It is always an indication of how well a conference is doing when the head count after lunch remains broadly the same as that before it. Marie Thirwall of Microsoft therefore had a packed hall to demonstrate Bill’s latest killer application, Windows Mobile, though there was a distinct hint of Schadenfreude among delegates when the video presentation failed to run. Shame on all of them. Keith Foggon of Sapphire Technologies gave sterling advice as to how to beat spam, but the seminar of the day was delivered by Derek Southhall of Wragge & Co when, with characteristic northern directness, he discussed “accelerating your business: how to use technology to win more work and deliver it more profitably”. This presentation could quite easily have been re-titled “how to ditch crap products and strategies that don’t make you any money and end up costing you more”. A hugely entertaining dose of realism.
In the two closing sessions Tony Neate of the National High Tech Crime Unit dealt with “Policing the Cyber Frontier”. This presentation was widely reported in the press the next day in relation to the criminal “phishing” and “scraping” of bank websites, through which customers are duped into conducting transactions on imitation sites. In the other hall Professor George Gretton managed to transform a potentially very boring seminar (“E-conveyancing – the current state of play”) into an entertaining 45 minutes of mystery and intrigue. Delegates were particularly curious to know the fate of the much awaited “Four Professors” report commissioned by the Keeper of the Registers of Scotland at the tail end of 2002, and which was supposed to set out the road map for e-conveyancing law changes in Scotland. Chatham House rules again forbid the detail of what was said, but watch this space. E-conveyancing is on its way though whether it will happen by the end of 2005 looks distinctly questionable.
“Nothing But The Net” remains incredible value for money given the quality of speakers and the fact that it is a full day conference. The ticket price of £120 is as much a tribute to The Law Society of Scotland’s enthusiasm for the topic as it is to the amounts of time and energy put into the event by both the organisers and participants. Without straying too much into the territory of rose tinted spectacles, it is fair to say that most delegates appeared to leave the event with the “feelgood factor” and that is no mean feat for any technology event these days. Nothing But The Net 2004 will be on 7 October so mark your diaries now and book those train tickets.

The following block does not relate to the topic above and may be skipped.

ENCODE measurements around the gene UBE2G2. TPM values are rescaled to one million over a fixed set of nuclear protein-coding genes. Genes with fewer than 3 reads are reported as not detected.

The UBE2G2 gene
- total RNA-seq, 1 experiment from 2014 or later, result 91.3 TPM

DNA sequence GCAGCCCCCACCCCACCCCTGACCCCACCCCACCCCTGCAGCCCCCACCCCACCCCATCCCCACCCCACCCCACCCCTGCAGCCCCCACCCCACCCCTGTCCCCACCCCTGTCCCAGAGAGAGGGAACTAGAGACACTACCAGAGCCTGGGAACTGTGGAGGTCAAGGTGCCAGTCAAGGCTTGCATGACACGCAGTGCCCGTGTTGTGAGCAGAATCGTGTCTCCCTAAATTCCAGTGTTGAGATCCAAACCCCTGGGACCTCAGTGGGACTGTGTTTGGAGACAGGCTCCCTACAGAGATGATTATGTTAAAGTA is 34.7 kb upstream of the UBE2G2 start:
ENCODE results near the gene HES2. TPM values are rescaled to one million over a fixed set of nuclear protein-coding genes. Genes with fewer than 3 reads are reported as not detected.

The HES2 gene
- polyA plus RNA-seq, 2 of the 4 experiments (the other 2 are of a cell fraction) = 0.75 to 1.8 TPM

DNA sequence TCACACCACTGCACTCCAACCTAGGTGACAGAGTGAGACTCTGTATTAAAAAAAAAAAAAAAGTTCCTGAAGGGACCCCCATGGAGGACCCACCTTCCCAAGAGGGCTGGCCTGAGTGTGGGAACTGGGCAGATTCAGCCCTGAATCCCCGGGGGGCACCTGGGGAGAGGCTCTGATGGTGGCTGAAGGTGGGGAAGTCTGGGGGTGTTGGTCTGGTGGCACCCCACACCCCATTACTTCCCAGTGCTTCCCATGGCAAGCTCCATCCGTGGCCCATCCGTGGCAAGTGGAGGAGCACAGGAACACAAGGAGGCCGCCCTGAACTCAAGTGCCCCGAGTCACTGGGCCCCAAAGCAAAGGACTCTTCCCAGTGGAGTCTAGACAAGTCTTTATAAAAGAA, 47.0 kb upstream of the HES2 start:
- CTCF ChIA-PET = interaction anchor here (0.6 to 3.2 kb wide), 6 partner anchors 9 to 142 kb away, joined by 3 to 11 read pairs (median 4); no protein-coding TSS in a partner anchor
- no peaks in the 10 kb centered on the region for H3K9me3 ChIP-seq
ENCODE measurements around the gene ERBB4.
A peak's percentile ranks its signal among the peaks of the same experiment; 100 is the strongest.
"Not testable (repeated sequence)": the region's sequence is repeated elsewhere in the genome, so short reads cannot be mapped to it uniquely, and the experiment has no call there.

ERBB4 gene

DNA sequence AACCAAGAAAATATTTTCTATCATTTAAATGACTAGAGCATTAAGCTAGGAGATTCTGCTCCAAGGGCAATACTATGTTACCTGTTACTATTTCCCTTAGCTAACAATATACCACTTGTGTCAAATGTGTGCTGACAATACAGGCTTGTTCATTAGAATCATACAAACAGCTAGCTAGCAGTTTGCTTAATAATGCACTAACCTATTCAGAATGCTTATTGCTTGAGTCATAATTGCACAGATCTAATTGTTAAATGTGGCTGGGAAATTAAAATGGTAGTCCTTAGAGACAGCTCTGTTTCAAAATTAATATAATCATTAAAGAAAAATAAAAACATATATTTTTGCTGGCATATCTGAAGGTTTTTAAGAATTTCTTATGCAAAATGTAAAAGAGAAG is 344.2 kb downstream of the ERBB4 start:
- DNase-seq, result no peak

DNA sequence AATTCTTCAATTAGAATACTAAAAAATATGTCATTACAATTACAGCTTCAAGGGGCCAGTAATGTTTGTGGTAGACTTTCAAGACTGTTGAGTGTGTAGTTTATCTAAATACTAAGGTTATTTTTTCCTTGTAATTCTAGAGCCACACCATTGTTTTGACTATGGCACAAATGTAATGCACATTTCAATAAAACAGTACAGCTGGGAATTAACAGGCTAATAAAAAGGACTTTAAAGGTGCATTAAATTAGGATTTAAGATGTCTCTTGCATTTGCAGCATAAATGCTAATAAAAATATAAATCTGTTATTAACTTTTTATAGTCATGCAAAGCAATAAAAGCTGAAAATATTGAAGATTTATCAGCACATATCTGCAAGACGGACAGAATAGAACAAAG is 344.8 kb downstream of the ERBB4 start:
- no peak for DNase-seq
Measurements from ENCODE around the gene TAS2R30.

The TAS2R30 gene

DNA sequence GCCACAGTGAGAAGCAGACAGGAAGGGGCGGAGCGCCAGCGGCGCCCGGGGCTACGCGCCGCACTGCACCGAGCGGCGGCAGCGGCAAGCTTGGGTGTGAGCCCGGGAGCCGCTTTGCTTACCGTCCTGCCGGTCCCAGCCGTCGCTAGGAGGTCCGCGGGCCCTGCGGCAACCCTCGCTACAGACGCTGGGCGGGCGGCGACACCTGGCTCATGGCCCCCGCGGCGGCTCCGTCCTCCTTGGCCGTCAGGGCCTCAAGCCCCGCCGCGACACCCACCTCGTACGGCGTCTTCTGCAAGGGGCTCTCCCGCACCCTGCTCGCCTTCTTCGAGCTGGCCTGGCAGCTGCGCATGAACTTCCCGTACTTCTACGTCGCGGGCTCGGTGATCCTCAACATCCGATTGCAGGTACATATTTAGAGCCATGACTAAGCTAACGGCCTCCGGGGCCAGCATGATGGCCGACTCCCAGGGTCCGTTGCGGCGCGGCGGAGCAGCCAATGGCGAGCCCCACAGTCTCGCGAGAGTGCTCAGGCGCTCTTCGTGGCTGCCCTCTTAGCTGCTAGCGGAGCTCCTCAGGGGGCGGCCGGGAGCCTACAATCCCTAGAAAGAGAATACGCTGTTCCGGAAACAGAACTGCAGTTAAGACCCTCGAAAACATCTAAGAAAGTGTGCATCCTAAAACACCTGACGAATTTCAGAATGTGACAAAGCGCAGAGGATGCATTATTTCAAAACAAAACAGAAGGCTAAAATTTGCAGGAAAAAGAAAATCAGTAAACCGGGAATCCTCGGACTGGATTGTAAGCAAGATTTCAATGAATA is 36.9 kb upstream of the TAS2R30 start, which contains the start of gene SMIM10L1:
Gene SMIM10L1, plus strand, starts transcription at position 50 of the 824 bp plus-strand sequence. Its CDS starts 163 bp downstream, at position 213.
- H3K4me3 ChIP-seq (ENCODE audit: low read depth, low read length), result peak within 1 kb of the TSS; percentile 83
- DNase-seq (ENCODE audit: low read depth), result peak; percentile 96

This totally unbiased article was written by Paul Motion, Partner, Ledingham Chalmers, Edinburgh who chaired Nothing But The Net 2003 and also survived.
In this issue
- Big wheels keep on turning
- Outsourcing: trick or treat?
- The end of conveyancing as we know it
- A conflict of interest
- You’re tagged
- The beginning of the end
- The Scottish Law Commission’s Trust Law Review
- Disclosure: divorce lawyers and proceeds of crime
- Talking digital
- Keep an eye on your fee-earners
- Dot.com survivor!
- Determining place of payment
- Mental Health Act: care and treatment
- Affidavits in undefended divorces
- Scottish Solicitors’ Discipline Tribunal
- Jury trials in the Court of Session
- Website reviews
- Book reviews
- Preserving superiors’ rights
- Housing Improvement Task Force
- Land certificates: could this be yours?